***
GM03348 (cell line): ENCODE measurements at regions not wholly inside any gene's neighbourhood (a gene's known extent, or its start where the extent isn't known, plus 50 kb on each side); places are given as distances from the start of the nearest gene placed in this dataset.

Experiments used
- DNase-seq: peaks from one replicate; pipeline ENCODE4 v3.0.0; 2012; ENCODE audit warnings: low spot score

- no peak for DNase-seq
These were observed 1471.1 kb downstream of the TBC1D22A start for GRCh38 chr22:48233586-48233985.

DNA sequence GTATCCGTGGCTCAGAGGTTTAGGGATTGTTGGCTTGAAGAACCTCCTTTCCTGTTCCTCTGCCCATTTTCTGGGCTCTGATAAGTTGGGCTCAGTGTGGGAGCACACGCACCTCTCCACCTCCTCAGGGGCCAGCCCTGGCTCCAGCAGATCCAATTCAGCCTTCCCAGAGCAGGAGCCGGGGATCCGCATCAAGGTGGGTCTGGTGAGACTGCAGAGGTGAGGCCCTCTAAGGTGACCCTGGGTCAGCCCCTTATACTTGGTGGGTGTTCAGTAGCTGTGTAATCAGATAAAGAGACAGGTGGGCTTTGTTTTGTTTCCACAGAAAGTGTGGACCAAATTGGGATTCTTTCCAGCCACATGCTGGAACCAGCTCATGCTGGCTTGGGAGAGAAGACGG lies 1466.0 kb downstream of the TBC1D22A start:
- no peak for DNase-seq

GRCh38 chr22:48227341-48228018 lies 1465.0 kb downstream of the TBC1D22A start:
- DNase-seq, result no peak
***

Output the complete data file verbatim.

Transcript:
GM03348 (cell line): ENCODE measurements at regions not wholly inside any gene's neighbourhood (a gene's known extent, or its start where the extent isn't known, plus 50 kb on each side); places are given as distances from the start of the nearest gene placed in this dataset.

Experiments used
- DNase-seq: peaks from one replicate; pipeline ENCODE4 v3.0.0; 2012; ENCODE audit warnings: low spot score

- no peak for DNase-seq
These were observed 1471.1 kb downstream of the TBC1D22A start for GRCh38 chr22:48233586-48233985.

DNA sequence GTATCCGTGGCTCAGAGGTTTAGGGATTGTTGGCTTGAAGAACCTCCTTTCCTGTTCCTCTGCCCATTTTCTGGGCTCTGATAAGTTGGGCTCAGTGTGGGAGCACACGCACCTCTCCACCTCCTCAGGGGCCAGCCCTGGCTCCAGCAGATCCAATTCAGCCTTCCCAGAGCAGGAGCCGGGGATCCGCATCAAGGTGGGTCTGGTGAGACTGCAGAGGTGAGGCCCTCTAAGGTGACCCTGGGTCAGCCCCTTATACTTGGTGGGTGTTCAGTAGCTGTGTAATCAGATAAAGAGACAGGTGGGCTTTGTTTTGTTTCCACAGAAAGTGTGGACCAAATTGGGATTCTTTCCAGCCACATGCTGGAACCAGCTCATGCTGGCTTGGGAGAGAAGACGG lies 1466.0 kb downstream of the TBC1D22A start:
- no peak for DNase-seq

GRCh38 chr22:48227341-48228018 lies 1465.0 kb downstream of the TBC1D22A start:
- DNase-seq, result no peak